Illustration of a person sitting on a pile of film reels watching

the sunset

Image by Grace J. Kim/ All Rights Reserved


This week’s Pause is written by Lily Percy:

When the pandemic first began, like many of us, I found myself turning to the coping mechanisms that have helped me survive difficult times throughout my life: Eating comfort food. Listening to music at loud volumes and dancing. Taking long walks. Happy hours – albeit virtual – with friends. Notably absent from that list was watching movies, even though movies have always been my church. I’ve relished them as a solo activity, as they create a raw and vulnerable opening inside of me that I don’t feel comfortable sharing with others. So, with all of the feelings that the pandemic was bringing to the surface, as a single woman living alone, it made sense that I didn’t find myself wanting to watch movies. But even as I mourned their loss, something magical happened.

Dear friends from all around the country began reaching out to set up virtual movie dates. I hadn’t shared what I was experiencing with any of them, so they couldn’t have known that the connection they were seeking was one that I was avoiding. Suddenly I found myself watching movies with friends three to five times a week, opening myself up to them, finding new ways to grieve, cry and laugh, with the movies we watched sitting together with us.  

One of those movies was the haunting The Sound of Metal, starring Riz Ahmed, one of my favorite actors. His performance is mesmerizing and the movie is intimate and powerful, the kind that leaves you thinking and asking questions of yourself, not just the characters or the plot, for days after. While promoting the movie, Riz talked a lot about the themes and questions that the movie left him reflecting on, especially during the pandemic. He shared that this is one of the reasons why he loved making the movie — and why he believes we all love watching stories — because we’re all trying to find out about ourselves, to get closer to answering the question: who am I?

This question subconsciously became the guiding light for the interviews that we recorded for the third and final season of our podcast, This Movie Changed Me, excerpts of which are featured in this week’s On Being episode. Through The Color Purple and poet Danez Smith, I learned about embracing the messiness of life, about existing in that place between joy and pain; through the sex comedy Blockers and Emily VanDerWerff, Vox’s critic at large, I learned to view gender and sexuality in entirely new ways; and through my conversation about Real Women Have Curves with writer and body image activist Virgie Tovar, I revisited and unearthed parts of my Latina and immigrant identities that I had long thought buried and sorted (you can hear our full conversation on the TMCM podcast this week).

When film critic Roger Ebert - one of my prophets - was awarded a star on the Hollywood Walk of Fame in 2005, he shared some words about his work that left a permanent mark on the way that I view movies and in turn, life. He said, “Movies are the most powerful empathy machine in all the arts. When I go to a great movie I can live somebody else's life for a while. I can walk in somebody else's shoes. I can see what it feels like to be a member of a different gender, a different race, a different economic class, to live in a different time, to have a different belief. The great movies enlarge us, they civilize us, they make us more decent people.”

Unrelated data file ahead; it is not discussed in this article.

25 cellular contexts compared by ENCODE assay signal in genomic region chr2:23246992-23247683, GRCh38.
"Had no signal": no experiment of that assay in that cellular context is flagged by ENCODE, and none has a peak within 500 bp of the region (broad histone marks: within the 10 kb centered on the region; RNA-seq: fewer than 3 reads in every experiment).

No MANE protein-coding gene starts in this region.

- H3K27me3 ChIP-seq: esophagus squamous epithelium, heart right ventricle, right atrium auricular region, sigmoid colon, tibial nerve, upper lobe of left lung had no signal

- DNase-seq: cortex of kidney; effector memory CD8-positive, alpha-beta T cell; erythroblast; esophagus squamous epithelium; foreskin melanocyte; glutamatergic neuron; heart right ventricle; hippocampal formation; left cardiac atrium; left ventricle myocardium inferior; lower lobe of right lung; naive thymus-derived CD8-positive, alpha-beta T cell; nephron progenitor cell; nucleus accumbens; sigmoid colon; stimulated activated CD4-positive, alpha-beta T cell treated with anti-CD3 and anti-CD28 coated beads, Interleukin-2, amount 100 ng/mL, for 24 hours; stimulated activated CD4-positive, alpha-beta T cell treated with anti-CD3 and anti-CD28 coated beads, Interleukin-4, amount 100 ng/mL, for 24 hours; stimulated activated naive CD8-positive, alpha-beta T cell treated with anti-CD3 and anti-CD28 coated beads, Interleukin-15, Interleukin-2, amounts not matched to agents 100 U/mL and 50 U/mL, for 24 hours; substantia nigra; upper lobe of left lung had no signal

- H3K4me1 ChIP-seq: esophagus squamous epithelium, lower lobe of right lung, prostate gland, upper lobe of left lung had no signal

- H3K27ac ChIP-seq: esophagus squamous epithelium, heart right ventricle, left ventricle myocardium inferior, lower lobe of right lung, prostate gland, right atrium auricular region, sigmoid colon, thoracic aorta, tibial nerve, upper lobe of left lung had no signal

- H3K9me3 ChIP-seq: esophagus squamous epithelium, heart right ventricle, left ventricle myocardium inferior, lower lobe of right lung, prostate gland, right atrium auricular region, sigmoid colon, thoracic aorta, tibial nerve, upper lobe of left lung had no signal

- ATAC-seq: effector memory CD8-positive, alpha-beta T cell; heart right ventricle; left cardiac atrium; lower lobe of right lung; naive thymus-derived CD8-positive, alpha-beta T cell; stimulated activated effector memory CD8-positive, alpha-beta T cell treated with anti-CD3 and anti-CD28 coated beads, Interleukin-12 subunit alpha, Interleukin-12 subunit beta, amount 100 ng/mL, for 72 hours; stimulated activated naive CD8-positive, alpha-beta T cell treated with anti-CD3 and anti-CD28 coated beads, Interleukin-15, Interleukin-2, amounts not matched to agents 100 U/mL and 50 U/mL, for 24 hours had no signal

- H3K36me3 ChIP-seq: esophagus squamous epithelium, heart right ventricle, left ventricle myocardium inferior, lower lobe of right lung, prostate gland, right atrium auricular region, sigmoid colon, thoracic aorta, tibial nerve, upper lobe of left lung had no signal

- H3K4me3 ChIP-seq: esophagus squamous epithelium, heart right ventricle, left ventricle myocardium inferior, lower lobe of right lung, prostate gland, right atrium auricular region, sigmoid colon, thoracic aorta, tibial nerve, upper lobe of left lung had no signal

I wish all of you a future with great movies to accompany you, to help you transform, to be a friend.


Lily Percy
Executive Producer and host of This Movie Changed Me




This Week at The On Being Project

Our Latest Episode

On Being Logo

On Being with Krista Tippett

Danez Smith, Tony Banout, Shea Serrano, Emily VanDerWerff, Virgie Tovar
"The Question “Who Am I,” and Movies We Love"

They’ve helped us make it through the year; they also have a way of showing us who we are.

Listen on:
Apple Podcasts
Google Podcasts
Our Website


On Being Logo

This Movie Changed Me

Virgie Tovar
Real Women Have Curves

On walking between two worlds — and finding a home in yourself.

Listen on:
Apple Podcasts
Google Podcasts
Our Website



Watch | Hunt for the Wilderpeople
Julian Dennison’s performance as a young Māori boy blundering through the New Zealand bush is pitch perfect. Equal parts funny, heartbreaking, and sweet, it had me laughing out loud the whole way through. And yes, it is on Netflix! — Gautam Srikishan, Producer

Watch | Sliding Doors 
As This Movie Changed Me rides into the sunset this spring, those of us who make the podcast were asked what movie we would select if we were to be in the guest chair. My pick is a throwback to 1998’s Sliding Doors, which follows our heroine, played by Gwyneth Paltrow, down two parallel storylines that divide on the trivial action of catching or missing a train. It’s a great thought experiment and also thoroughly entertaining. At a point in my life when I was presented with many paths from which to choose, this movie helped me consider both the complexity and simplicity of asking “what if?” — Chris Heagle, Producer/Technical Director


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